|Christianity in New Zealand|
Christianity in New Zealand dates to the arrival of missionaries in the early 19th Century, and is the country's primary religion. A number of denominations are present, with none having a dominant position. Today, slightly more than half the population identify as Christian.
In the 2006 census, around 55.6% of those who answered the question on religion identified themselves as Christian. This gives a total of slightly over two million Christians in the country. The largest denominations were Anglicans (about 14% of the population), Catholics (about 12%), Presbyterians (about 9%), and Methodists (about 3%). Around 5% of the population identified themselves as Christian without associating themselves with any particular denomination.
Generally, the proportion of New Zealanders who identify as Christian is declining — the figure now stands at around half the census respondents, whereas in the 1991 census, it stood at around three quarters. If the decline continues at a similar rate, Christians will cease to be a majority within a decade.
Different denominations are experiencing different trends. Anglicanism and Presbyterianism are both losing adherents, while Catholicism is gaining them, although not fast enough to match population growth.
The three largest denominations are found in all parts of the country, although certain patterns exist:
- Anglicans are strong in Christchurch (which was founded as an Anglican colony). They are also strong in most areas of the North Island outside Auckland and Wellington, and in most parts of the upper South Island.
- Catholics are strongest in the major urban areas of Auckland and Wellington. They also have a significant presence in parts of Taranaki, in Kaikoura, and on parts of the West Coast.
- Presbyterians are strong in Dunedin (founded as a Presbyterian settlement) and other parts of the lower South Island, reflecting heavy Scottish settlement in the area.
- The city of Auckland, due to its high immigrant population, has the greatest range of denominations.
Christianity does not have any official status as a national religion in New Zealand. Queen Elizabeth II, although Supreme Governor of the Church of England, exercises this capacity in her role as monarch of Britain, not her constitutionally separate role as monarch of New Zealand. The Anglican Church in New Zealand (today a separate institution from its parent) is not an officially established church.
A poll result released on June 17 2007 and conducted by Research New Zealand and involving 500 respondents from across New Zealand, found that the majority of New Zealanders were opposed to any such official status being granted. 58 per cent of people disagreed with making Christianity the official state religion and two thirds of people polled want schoolchildren to be taught about all the world's religions.
Ecumenism and Cooperation
There is very little sectarianism in New Zealand, and various churches commonly co-operate on issues of common interest. The main body working for cooperation and ecumenical relations across denominations is the Vision Network of New Zealand, headed by Glyn Carpenter. Vision Network often submits on government policy and legislation relevant to the church in New Zealand, including the Civil Union Act 2004 and the National statement on Religious Diversity. Other groups promoting cooperation include the Uniting Congregations of Aotearoa New Zealand, and church leaders have issued joint statements on a number of issues (for example, on the Iraq War).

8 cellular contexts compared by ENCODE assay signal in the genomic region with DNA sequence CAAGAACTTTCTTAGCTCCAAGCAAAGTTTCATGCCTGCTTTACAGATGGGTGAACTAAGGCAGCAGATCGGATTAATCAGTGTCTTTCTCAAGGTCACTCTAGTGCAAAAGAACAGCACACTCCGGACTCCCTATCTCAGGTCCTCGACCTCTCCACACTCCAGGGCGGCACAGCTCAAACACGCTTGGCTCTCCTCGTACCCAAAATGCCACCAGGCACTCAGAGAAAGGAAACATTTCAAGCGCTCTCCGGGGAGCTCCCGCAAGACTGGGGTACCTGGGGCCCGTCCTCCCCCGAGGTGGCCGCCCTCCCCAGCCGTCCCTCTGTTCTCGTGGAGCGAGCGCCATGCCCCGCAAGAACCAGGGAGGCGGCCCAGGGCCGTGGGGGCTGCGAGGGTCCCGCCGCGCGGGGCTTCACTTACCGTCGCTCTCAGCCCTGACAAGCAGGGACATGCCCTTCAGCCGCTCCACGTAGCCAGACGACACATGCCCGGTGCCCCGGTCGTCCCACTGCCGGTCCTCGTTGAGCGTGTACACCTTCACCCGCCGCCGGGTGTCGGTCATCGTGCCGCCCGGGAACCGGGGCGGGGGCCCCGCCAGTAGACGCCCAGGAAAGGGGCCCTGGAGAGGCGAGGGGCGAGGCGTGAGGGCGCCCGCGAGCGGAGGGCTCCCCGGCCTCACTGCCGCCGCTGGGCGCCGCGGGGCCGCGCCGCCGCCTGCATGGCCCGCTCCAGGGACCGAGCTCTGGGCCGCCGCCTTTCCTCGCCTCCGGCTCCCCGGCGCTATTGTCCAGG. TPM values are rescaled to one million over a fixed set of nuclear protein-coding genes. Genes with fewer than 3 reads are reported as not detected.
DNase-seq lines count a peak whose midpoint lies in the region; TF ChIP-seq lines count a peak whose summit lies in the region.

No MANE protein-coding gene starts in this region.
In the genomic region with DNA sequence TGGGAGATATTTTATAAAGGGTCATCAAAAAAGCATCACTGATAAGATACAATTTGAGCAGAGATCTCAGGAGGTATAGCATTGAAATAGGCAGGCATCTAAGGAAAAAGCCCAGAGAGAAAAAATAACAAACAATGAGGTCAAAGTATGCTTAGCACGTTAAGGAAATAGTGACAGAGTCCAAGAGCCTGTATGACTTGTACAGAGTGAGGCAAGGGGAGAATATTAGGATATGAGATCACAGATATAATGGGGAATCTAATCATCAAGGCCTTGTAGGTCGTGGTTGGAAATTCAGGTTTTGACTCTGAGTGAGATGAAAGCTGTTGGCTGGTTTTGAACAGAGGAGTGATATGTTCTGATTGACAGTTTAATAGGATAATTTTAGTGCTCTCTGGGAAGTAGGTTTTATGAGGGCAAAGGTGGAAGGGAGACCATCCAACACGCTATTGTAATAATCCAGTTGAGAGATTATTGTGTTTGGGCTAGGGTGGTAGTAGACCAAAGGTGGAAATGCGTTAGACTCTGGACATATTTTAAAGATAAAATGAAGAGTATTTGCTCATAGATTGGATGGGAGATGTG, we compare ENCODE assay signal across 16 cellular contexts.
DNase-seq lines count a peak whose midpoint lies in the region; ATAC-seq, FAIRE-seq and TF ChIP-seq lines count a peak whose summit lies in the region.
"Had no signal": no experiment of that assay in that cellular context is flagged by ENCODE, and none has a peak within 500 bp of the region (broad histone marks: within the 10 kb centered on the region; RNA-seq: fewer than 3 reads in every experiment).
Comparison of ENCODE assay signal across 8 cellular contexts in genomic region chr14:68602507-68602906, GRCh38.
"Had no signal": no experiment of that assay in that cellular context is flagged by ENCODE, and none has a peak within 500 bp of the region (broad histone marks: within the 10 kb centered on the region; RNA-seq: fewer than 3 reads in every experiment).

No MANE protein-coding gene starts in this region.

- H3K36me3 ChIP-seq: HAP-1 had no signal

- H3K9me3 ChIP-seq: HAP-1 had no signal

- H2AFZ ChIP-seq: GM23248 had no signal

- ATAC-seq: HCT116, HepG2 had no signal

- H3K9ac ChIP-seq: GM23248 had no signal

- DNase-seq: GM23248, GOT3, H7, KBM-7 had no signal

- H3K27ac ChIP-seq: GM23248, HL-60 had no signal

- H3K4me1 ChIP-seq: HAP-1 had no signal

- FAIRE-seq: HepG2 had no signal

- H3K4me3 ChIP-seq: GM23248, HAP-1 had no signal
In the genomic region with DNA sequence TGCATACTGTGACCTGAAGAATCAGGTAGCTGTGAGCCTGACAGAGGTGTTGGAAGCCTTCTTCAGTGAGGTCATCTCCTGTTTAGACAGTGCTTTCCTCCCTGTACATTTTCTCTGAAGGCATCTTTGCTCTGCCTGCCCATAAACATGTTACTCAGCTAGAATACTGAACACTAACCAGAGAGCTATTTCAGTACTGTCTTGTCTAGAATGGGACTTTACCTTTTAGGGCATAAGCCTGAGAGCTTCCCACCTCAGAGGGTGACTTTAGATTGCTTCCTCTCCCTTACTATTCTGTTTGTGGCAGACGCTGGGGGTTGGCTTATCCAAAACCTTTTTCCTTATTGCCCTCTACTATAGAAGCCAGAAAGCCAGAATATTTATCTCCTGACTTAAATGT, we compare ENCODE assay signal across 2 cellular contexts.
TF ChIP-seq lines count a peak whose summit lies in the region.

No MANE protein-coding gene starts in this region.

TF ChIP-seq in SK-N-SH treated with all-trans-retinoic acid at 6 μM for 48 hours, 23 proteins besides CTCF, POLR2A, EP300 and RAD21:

The first Christian missionaries came to New Zealand at the start of the 19th Century. The Church Missionary Society, an Anglican organisation, established a presence in New Zealand in 1814 with the permission and protection of Ngā Puhi chief Ruatara. This expedition was led by Samuel Marsden. Later missionaries brought other religious denominations — Jean Baptiste Pompallier played an important role in establishing Roman Catholicism, and Presbyterianism was brought to New Zealand largely by Scottish settlers. The Maori people also created their own forms of Christianity, with Ratana and Ringatu being the largest.
Although there was some anti-Catholic feeling in the nineteenth and early twentieth centuries, this declined after the 1920s. Sectarian groups such as the Orange Order continue to exist in New Zealand but are now virtually invisible, and New Zealand's first Catholic Prime Minister, Michael Joseph Savage, took office in 1935.
- Anabaptist Association of Australia and New Zealand
- Anglican Church in Aotearoa, New Zealand and Polynesia
- Antiochian Orthodox Archdiocese of Australia, New Zealand, and All Oceania
- Assemblies of God in New Zealand
- Baptist Union of New Zealand
- Destiny Church
- Grace Presbyterian Church of New Zealand
- Methodist Church of New Zealand
- New Life Churches, New Zealand
- Pentecostal Church of New Zealand
- Presbyterian Church of Aotearoa New Zealand
- Reformed Churches of New Zealand
- Roman Catholic Church in New Zealand
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